12. Is practical manual handling training a legal requirement?

Yes, practical manual handling training is often a legal requirement in the UK. Employers have a legal obligation under the Health and Safety at Work Act to provide their employees with proper training and equipment to ensure safe manual handling practices.

This training helps reduce the risk of injuries when lifting, moving, or handling objects, and it is an important part of workplace health and safety.

13. What is moving and handling practical training?

Moving and handling practical training teaches safe techniques for assisting, lifting, transferring and repositioning individuals in health and social care settings. It provides hands-on practice using equipment like hoists and slings to reinforce proper body mechanics and procedures.

14. Is practical manual handling training a legal requirement?

Yes, UK employers must provide practical moving and handling training for healthcare staff and carers under the Manual Handling Operations Regulations 1992. Workers who lift or assist patients/clients require both classroom teaching and supervised practice.

15. Can you do moving and handling without practical training?

No, classroom theory alone is insufficient. Practical moving and handling training reinforces new skills through instructor feedback and correction in a controlled environment. This muscle memory reduces risk when applying techniques with patients/clients. Attempting handling without supervised practice could result in injury.

16. What are the key areas of practical moving and handling for carers?

  • Safe use of mobility aids like hoists, slings, transfer boards
  • Assisting with standing, walking, transfers and repositioning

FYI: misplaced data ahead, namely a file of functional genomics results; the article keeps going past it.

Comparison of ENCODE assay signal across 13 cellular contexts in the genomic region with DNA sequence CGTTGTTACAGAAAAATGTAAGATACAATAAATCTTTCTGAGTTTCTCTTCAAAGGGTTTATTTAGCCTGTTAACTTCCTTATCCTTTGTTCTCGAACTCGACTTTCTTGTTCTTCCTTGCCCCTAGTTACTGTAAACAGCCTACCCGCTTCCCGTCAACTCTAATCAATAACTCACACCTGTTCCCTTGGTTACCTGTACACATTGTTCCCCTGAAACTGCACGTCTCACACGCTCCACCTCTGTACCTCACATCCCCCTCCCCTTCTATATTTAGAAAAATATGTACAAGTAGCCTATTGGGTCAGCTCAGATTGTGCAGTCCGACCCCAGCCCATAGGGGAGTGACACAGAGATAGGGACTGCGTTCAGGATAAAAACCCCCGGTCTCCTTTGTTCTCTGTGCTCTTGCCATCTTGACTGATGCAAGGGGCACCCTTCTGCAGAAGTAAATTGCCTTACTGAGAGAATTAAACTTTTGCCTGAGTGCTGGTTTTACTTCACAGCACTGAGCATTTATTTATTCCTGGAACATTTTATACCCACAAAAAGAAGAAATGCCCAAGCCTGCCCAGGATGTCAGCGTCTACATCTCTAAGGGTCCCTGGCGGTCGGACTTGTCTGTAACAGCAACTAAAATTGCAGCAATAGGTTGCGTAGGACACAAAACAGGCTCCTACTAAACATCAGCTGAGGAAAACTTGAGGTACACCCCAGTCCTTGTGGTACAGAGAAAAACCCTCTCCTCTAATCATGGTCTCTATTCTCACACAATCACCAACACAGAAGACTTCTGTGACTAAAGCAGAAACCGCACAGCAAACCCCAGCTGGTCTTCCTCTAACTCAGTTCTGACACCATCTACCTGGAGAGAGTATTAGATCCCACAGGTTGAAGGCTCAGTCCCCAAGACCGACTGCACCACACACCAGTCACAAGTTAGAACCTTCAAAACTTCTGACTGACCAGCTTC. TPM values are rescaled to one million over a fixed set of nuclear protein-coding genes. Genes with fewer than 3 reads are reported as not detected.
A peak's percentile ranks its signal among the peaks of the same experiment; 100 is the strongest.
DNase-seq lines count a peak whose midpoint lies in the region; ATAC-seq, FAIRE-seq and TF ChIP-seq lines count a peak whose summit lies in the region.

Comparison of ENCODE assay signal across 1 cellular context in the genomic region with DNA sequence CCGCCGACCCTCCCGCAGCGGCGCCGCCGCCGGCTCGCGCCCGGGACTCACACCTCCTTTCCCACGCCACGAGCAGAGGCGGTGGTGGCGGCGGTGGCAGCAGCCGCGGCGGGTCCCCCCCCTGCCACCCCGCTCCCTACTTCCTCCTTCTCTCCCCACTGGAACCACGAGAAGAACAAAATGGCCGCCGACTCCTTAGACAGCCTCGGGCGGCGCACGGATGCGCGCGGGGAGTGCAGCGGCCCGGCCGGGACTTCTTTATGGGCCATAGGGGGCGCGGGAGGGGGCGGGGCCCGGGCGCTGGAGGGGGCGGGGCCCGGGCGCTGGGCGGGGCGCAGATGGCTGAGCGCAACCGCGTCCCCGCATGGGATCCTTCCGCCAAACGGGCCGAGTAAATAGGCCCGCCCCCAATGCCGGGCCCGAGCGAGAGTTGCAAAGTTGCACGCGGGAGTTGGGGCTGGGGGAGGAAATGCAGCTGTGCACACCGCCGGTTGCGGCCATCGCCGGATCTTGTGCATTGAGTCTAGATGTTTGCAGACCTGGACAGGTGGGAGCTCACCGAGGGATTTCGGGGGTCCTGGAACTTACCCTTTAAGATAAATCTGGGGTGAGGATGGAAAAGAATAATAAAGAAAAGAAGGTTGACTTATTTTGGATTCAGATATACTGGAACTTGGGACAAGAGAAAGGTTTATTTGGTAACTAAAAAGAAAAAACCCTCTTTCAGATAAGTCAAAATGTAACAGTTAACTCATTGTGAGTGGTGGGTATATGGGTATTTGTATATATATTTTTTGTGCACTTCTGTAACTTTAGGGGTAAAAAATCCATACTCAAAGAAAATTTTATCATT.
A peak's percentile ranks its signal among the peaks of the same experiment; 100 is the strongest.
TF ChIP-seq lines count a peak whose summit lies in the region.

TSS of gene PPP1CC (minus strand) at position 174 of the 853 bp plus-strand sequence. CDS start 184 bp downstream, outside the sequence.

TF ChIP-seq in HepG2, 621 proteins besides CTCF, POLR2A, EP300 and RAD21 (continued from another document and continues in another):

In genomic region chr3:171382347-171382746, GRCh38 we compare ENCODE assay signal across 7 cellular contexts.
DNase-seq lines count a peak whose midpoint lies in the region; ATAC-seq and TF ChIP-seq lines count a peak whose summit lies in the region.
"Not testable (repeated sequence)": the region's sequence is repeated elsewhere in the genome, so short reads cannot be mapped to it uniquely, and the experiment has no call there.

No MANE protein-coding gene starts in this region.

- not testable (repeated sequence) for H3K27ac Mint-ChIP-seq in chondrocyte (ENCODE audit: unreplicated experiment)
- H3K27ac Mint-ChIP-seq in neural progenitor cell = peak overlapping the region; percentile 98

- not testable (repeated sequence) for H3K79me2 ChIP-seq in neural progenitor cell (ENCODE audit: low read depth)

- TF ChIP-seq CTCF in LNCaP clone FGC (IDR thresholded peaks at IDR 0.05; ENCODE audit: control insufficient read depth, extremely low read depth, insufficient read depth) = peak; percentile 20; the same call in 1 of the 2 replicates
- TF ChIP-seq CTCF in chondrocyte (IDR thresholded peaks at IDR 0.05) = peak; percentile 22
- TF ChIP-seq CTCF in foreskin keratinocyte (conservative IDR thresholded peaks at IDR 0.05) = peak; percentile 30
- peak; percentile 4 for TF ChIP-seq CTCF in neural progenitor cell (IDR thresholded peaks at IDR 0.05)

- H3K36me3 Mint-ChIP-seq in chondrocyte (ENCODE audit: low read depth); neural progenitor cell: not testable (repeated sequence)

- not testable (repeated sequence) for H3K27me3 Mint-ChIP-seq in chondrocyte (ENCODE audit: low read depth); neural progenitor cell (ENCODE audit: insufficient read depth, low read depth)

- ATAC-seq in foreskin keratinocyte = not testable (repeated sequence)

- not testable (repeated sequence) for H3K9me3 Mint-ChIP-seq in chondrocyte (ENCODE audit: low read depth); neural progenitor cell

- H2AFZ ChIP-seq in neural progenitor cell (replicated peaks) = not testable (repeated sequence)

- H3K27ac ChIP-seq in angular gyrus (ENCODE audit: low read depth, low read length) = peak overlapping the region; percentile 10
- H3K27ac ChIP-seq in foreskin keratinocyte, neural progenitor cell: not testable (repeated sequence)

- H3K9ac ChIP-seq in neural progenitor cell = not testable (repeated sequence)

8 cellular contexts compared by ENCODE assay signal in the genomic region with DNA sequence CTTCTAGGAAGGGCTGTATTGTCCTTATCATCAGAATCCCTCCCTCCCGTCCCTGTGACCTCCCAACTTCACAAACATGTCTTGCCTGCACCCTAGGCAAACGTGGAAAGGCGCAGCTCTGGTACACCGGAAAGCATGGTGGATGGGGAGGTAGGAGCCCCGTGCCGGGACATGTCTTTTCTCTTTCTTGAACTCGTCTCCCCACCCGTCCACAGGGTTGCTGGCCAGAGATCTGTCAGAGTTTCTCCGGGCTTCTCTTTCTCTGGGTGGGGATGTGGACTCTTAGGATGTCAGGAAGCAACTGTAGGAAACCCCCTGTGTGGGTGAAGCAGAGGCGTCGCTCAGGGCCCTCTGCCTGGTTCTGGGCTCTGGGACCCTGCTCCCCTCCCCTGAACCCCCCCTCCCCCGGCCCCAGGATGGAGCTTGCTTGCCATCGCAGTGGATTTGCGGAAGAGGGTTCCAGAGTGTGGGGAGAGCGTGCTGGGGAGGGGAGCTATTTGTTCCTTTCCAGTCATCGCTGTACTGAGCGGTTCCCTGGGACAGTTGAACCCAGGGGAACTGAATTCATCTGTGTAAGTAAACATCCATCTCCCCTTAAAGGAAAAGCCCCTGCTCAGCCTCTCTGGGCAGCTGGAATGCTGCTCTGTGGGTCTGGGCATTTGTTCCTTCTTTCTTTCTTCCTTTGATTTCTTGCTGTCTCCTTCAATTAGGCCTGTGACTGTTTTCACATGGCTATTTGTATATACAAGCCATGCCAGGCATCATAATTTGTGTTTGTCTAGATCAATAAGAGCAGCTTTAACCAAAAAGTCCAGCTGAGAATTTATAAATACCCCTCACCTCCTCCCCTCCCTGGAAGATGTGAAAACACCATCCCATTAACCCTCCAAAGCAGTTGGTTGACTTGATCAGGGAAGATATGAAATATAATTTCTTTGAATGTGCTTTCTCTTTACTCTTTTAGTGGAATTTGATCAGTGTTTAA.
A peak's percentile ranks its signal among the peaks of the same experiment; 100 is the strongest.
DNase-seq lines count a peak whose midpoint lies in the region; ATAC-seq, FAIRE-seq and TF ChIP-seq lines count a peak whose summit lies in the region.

• Team coordination when 2+ caregivers required
  • Proper manual handling techniques like bending knees and avoiding twisting
  • Adjusting techniques for bariatric patients/clients
  • Handling individuals with lines, tubes or other medical devices
  • Using gait belts, slide sheets and other mobility equipment
  • Addressing high fall-risk situations appropriately

Hands-on application cement safe techniques to prevent strain and drops. Skills should be refreshed annually. We have provided a helpful blogpost on moving and handling cases for carers.


17. How can I get better at moving and handling?

Regular moving and handling practice is crucial for strengthening your skills and improving your techniques.

Here are some tips:

  1. Apply your skills in real-world situations.
  2. Offer to help colleagues with moving tasks or practice safe lifting and transferring techniques with a willing partner. Use training aids and equipment.
  3. Many providers offer mats, mannequins, and simulated weights to help you practice in a safe environment.
  4. Get feedback from experienced colleagues or instructors.
  5. Seek constructive criticism on your form and technique and be open to learning from others.
  6. Stay updated on best practices.
  7. Attend refresher training, join workshops, and stay informed about the latest developments in manual handling techniques and regulations. Our moving and handling online training provides theoretical knowledge on safe patient moving.